My Linux Philosophy

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My Linux Philosophy

Postby AK Dave on Tue Mar 31, 2009 6:48 pm

I like analogies. They're like parables. This parable describes my philosophy for use of linux.

A certain man who is a friend of mine is a marathon runner. His wife is a marathon runner. They love to run. That should be self-evident in their choice of hobby. He says to me that I can be a marathon runner too, and that between he and his wife they have trained and coached many runners to be marathon runners. But first, he says, I must train myself to run 3 miles at a time, at whatever pace, at least 3 times per week. Then, he says, he'll teach me to run 10 miles. It is there, according to him, that many falter with injury: they try to run too fast. The "rabbits" set too fast of a pace and fall out of his program with injury before they become 10-mile runners. But if I am not a rabbit, he assures me that every runner he has coached who has reached the half-marathon mark has achieved the full-marathon mark. Except one, who fell out with heat stroke with less than a mile to go, but never mind him. Let any one who wishes to run a marathon first run three miles, regularly.

If you wish to aspire to anything great or anything worth doing, first start with the basics: RTFM.
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Re: My Linux Philosophy

Postby McLovin on Tue Mar 31, 2009 10:43 pm

AK Dave wrote: RTFM.

While the rest of this post is quite poignant, this is a term that we discourage the use of, as this is meant to be a friendly place to get help, and not someplace for people to feel bad for asking a question, that you or I may find to be a basic item, as sometimes, the most basic things are the ones that give the most trouble trying to find a solution.
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Re: My Linux Philosophy

Postby MALsPa on Wed Apr 01, 2009 8:13 am

AK Dave wrote:If you wish to aspire to anything great or anything worth doing, first start with the basics: RTFM.


While suggesting that someone "read the [fine] manual" may be discouraged here, it's great advice. It's funny, one of my jobs is selling digital cameras, and most of the problems that my customers have could be avoided if they simply took the time to read the manual that comes with the camera. Quite often, I wish I could simply say "RTFM," but of course there are more gentle ways to make that suggestion. But, as with Linux, it's important to get that message across.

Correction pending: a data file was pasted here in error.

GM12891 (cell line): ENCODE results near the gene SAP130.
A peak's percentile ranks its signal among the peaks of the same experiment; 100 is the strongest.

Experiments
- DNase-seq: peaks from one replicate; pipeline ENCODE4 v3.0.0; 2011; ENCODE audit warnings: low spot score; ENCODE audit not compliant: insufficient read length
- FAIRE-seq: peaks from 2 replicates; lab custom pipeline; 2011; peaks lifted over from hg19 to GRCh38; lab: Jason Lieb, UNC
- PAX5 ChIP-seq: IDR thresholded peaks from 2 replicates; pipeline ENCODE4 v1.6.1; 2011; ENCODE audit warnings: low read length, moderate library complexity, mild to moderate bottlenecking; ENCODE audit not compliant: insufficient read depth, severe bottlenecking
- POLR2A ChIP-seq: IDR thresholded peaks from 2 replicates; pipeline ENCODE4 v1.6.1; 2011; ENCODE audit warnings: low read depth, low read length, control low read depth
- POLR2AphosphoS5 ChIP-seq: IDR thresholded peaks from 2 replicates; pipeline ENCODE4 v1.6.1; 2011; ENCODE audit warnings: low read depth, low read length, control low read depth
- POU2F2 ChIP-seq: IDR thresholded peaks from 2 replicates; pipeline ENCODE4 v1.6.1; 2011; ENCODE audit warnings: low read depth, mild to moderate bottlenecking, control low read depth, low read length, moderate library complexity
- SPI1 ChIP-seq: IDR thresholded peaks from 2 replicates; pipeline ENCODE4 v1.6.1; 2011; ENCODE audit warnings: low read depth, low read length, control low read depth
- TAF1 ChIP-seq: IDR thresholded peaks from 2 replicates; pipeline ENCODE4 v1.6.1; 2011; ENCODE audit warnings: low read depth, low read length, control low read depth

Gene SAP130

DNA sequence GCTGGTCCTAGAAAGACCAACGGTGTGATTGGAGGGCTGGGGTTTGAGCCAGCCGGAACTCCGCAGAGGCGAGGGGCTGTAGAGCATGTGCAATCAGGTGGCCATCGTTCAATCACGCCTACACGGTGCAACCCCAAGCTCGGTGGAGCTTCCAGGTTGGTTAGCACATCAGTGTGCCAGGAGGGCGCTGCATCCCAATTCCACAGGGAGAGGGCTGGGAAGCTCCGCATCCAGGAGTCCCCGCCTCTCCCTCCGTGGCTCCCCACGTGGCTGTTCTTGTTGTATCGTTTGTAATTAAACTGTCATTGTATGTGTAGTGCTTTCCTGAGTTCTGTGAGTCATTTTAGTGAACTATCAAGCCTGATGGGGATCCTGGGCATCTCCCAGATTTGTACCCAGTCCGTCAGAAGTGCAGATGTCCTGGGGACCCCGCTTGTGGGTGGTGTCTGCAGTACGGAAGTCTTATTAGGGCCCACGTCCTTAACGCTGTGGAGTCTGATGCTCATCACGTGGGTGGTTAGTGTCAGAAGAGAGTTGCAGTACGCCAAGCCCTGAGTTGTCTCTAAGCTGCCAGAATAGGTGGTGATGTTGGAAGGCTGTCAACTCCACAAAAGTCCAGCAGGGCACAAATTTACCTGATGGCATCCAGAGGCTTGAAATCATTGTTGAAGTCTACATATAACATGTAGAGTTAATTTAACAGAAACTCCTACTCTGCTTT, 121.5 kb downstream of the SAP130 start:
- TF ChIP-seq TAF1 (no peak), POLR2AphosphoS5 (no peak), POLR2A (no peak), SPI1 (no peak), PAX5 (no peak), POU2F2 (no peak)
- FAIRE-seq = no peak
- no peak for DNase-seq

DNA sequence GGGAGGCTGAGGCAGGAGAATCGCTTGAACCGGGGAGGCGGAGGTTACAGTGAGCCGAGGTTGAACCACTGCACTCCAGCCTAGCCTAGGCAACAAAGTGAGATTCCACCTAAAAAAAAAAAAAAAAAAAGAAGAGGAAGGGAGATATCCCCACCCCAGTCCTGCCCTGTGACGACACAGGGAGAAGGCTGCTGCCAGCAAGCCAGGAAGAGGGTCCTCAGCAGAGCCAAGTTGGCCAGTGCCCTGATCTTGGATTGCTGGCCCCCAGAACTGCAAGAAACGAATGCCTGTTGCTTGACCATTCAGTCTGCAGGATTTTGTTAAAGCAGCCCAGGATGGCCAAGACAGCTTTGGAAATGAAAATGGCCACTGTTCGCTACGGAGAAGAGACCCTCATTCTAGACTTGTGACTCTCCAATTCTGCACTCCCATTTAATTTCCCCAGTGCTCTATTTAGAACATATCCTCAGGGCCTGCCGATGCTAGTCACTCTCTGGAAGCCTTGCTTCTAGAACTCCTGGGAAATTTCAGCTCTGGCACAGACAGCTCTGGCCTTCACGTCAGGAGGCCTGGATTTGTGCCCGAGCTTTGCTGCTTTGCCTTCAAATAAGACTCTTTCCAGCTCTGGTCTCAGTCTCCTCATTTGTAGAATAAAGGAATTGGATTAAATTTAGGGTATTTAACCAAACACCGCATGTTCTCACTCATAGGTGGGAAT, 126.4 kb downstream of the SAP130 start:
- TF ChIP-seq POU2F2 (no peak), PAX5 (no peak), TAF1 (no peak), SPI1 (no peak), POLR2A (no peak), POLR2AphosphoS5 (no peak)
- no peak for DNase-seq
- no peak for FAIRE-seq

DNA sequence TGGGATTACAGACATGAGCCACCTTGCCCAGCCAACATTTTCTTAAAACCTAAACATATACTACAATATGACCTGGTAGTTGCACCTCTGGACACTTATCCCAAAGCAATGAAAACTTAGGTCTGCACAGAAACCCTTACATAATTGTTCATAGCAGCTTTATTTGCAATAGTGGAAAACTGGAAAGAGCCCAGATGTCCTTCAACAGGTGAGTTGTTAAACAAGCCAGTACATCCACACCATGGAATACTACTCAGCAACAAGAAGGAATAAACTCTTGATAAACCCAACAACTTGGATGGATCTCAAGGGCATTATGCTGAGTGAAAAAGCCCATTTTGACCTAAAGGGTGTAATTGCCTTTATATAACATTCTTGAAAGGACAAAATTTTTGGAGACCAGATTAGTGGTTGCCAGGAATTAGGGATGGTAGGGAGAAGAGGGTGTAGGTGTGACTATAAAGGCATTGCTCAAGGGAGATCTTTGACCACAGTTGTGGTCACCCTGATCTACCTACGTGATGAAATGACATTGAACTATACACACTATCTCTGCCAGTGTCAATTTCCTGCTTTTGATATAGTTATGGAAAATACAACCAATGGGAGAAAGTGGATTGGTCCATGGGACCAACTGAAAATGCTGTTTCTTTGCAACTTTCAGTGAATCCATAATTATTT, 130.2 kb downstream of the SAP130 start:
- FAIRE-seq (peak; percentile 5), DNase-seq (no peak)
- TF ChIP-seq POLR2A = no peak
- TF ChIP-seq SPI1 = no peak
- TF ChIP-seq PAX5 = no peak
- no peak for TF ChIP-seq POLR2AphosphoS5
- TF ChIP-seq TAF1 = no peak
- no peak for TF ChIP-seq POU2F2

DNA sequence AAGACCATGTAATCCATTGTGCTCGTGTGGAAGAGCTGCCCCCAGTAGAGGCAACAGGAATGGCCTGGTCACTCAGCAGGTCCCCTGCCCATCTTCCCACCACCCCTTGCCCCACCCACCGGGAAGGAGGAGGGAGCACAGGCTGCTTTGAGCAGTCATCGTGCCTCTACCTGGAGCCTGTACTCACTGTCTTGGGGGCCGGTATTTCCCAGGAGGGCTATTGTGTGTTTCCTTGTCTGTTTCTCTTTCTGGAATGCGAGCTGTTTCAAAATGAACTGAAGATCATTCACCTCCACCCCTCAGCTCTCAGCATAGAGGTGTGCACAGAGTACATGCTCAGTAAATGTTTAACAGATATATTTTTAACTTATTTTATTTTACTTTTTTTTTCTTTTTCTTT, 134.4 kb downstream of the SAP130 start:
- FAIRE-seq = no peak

Start with the basics. Read the manual. Save yourself some headaches down the road.

8)
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Re: My Linux Philosophy

Postby AK Dave on Wed Apr 01, 2009 12:01 pm

McLovin wrote:
AK Dave wrote: RTFM.

... this is a term that we discourage the use of ...


The term fits. People need to take the most fundamental self-help first step of reading the available documentation.

I'm going to go out on a limb, speaking only for myself, but if anyone finds "RTFM" offensive they need to grow a thicker skin. I don't want to date myself too much, but I've been around linux off-and-on since Yggdrasil was in alpha. The first kernel I remember working with was in the 0.97 range. I still think "M" means "manpages" not "manual". Its not an insult, its not a curse, its a simple reference for the user to please consult and reference the available documentation.

More people, in my opinion, need to spend more time reading Mint's available documentation such as the install guide, the wiki, and the various how-to articles before they stuff a CD into the drive and start clicking through an install. More literacy; less clicking.